From the Washington Post (Excellent review):

Yasuo Kuniyoshi, “Boy Stealing Fruit,” 1923, oil on canvas, Columbus Museum of Art, Ohio, Gift of Ferdinand Howald. (Copyright Estate of Yasuo Kuniyoshi/Licensed by VAGA)

...One of many Kuniyoshi quirks is his use of strangely surreal bowls, plates and tabletops to frame the otherwise meticulously rendered objects of still life. In a 1925 drawing, “Orange,” the delicately shaded fruit is rendered off center on a tabletop that on one side is reduced to a single bare line, while on the other is shaded and three-dimensional. Kuniyoshi is a virtuoso at creating dynamic tension between flat and perspectival space, and the effect visually is often rather like the haunting slippage between diatonic and chromatic tonality in the music of the same period...

 A 1924 self-portrait greets visitors with a quick blast of the artist’s humor and playful provocation.

Yasuo Kuniyoshi, “Self-Portrait as a Photographer,” 1924, oil on canvas, Metropolitan Museum of Art. Bequest of Scofield Thayer. (Metropolitan Museum of Art/Copyright Estate of Yasuo Kuniyoshi/Licensed by VAGA)

This first painting is somewhat out of sequence, but it makes perfect sense as an invitation to explore. It shows the artist working as a photographer, his head draped in a dark cloth. But one arm is also raised like a fencer’s, and the other seems to be holding a sword or epee, if one uses a little imagination to connect the lower edge of a window or picture frame to the painter’s hand. It shows us the artist en garde, taking a playfully defensive stance, engaging the viewer in a back-and-forth of incisive imagery that never quite yields to a lasting or certain interpretation.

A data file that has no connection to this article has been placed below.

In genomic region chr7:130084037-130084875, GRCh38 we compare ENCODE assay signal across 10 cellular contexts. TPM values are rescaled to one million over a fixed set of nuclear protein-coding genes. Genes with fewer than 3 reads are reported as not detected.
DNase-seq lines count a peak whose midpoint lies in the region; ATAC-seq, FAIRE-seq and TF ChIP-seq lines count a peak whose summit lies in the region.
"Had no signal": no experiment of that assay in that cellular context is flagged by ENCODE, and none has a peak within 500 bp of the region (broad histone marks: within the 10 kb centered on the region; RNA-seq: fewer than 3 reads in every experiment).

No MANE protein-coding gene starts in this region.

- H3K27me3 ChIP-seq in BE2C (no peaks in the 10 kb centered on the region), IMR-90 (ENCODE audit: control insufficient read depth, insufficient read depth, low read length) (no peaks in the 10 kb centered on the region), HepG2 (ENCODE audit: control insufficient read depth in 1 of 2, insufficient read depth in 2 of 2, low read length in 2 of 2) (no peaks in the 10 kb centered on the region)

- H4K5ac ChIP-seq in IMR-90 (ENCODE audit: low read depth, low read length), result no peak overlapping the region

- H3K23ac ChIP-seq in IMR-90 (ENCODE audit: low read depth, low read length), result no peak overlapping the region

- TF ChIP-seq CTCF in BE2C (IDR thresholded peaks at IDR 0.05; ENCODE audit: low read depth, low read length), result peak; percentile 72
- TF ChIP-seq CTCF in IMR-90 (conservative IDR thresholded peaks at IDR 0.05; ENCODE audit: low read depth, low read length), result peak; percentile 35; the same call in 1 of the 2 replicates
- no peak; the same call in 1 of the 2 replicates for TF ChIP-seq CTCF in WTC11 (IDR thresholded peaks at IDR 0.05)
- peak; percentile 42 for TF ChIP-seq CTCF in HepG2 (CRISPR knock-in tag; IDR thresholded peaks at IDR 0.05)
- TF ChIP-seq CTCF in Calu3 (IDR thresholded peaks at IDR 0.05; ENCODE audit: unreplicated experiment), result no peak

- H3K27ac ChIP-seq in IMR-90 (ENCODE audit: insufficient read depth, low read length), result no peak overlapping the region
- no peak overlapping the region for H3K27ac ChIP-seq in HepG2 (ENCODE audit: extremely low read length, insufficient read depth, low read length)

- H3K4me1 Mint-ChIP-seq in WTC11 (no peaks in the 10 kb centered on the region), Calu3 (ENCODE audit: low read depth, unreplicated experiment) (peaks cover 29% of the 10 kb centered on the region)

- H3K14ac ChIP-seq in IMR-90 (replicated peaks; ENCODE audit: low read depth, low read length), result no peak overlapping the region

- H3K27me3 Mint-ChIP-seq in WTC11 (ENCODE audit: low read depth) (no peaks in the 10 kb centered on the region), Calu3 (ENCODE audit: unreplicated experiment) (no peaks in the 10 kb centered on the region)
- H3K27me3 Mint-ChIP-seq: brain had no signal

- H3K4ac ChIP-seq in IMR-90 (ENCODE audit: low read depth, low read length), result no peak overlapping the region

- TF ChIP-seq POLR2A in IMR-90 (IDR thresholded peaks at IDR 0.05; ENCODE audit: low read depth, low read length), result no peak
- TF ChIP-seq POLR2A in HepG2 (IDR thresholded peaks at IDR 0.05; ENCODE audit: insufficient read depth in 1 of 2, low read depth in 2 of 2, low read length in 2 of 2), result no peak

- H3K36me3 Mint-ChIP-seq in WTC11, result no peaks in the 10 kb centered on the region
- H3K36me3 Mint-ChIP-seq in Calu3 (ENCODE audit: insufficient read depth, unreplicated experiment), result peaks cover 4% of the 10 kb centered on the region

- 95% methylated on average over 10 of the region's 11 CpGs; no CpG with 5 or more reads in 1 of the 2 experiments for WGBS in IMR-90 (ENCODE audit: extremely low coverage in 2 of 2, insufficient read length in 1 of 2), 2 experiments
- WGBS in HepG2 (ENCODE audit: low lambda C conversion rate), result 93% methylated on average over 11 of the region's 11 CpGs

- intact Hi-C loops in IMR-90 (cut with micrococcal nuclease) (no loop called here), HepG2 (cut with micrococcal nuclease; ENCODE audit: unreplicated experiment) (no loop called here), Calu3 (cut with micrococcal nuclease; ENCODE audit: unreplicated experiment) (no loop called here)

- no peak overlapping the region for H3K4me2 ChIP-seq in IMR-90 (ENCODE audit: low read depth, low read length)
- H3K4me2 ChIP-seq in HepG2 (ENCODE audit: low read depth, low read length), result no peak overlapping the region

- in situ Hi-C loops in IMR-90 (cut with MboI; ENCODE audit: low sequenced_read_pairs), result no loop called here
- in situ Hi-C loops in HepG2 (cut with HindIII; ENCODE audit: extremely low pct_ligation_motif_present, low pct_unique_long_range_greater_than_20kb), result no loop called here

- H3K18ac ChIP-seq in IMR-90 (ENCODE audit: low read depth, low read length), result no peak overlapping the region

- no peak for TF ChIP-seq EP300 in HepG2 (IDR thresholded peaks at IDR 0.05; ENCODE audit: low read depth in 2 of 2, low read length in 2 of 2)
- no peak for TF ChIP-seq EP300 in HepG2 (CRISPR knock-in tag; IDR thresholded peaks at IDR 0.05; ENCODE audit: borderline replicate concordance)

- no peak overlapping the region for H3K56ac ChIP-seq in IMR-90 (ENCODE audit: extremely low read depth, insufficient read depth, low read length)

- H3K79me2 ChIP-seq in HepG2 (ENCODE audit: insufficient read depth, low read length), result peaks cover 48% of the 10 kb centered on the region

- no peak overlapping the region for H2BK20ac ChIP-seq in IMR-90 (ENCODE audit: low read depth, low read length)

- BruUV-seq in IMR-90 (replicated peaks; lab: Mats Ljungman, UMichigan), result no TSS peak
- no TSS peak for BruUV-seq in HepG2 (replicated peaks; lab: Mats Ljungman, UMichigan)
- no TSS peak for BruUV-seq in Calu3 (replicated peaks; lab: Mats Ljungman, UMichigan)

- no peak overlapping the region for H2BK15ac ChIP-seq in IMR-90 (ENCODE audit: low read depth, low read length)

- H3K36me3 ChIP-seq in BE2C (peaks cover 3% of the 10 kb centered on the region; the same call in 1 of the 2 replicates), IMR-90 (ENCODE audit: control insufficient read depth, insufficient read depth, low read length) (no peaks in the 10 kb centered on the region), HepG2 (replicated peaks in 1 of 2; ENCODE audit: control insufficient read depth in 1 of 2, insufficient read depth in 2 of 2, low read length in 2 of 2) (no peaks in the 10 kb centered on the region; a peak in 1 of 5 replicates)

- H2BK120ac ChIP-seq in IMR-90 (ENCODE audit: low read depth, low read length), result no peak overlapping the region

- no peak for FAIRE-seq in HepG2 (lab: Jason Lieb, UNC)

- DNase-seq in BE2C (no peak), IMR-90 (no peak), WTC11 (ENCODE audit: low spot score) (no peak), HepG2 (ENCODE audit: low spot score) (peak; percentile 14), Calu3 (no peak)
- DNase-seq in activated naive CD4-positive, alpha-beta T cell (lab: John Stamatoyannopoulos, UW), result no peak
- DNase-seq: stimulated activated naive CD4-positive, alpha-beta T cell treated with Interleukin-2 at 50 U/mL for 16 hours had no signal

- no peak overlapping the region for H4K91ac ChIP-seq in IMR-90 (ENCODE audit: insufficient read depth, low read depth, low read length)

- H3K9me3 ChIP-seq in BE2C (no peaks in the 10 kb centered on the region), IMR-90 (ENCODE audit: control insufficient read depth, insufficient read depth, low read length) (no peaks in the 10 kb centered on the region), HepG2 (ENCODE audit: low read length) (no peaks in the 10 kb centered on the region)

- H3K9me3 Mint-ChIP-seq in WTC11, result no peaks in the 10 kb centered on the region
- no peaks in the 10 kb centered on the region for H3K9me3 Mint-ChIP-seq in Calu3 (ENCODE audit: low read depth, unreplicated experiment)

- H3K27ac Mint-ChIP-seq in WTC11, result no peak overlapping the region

More images  from the exhibition:

Ace, 1952 Oil on canvas 46x 26 3/10 inches Fukutake Collection, Okayama, Japan

Adam and Eve (The Fall of Man), 1922 Oil on canvas 20 x 30inches Private collection

Between Two Worlds, 1939 Oil on canvas 24 x 40 3/16 inches Collection of Gallery Nii, Osaka, Japan

Child Frightened by Water, 1924 Oil on canvas 30 1/8 x 24 1/16 inches Hirshhorn Museum & Sculpture Garden Smithsonian Institution, Washington, DC, Gift of Joseph H. Hirshhorn 1966

Circus Girl Resting, 1925 Oil on canvas 38 2/5 x 28 1/2 inches Jule Collins Smith Museum of Fine Art Auburn University, Advancing American Art Collection

Daily News, 1935 Oil on canvas 50 x 33 3/16 inches Cincinnati Art Museum The Edwin and Virginia Irwin Memorial 1959

Fakirs,1946 Oil on canvas 50 1/4 x 32 1/4 inches Smithsonian American Art Museum Gift of the Sara Roby Foundation 1986

Fish Kite, 1950 Oil on canvas 30x 49 2/5 inches Fukutake Collection, Okayama, Japan

Forbidden Fruit, 1950 Oil on canvas 32 2/5 x 50 1/5 inches Courtesy of the Syracuse University Art Collection

Girl on a sofa, 1925 Oil on canvas 36 ¾ x 43 inches Collection of the Arizona State University Art Museum

Girl Thinking, 1935Oil on canvas 50 x 40 inches Fukutake Collection, Okayama, Japan

Little Joe with Cow, 1923 Oil on canvas 28x 42 inches Crystal Bridges Museum of American Art Bentonville, Arkansas

Rotting on the Shore, 1945 Oil on canvas 46x 36inches Norton Museum of Art

Self-Portrait as a Golf Player,1927 Oil on canvas 50 1/4 x 40 1/4 inches The Museum of Modern Art, New YorkA bby Aldrich Rockefeller Fund 1938

She Walks Among the Ruins, 1945-46 Oil on canvas 43 x 34inches Menard Art Museum, Japan

Somebody Tore My Poster, 1943 Oil on canvas 46 1/16 x 26 3/16 inches Collection of Gallery Nii, Osaka, Japan

Strong Woman with Child, 1925Oilon canvas 57 1/4 x 44 7/8inches Smithsonian American Art Museum Gift of the Sara Roby Foundation 1986

The Swimmer, about 1924 Oil on canvas 20 1/2x 30 1/2 inches Columbus Museum of Art Ohio, Gift of Ferdinand Howald

Upside Down Table and Mask,1940 Oil on canvas 60 1/5 x 35 1/5 inches Fukutake Collection, Okayama, Japan

Waiting, 1938 Oil on canvas 40 x 31inches Collection of Gallery Nii Osaka, Japan

Watermelon, 1938 Oil on canvas 40 x 56 inches Fukutake Collection, Okayama, Japan

More images: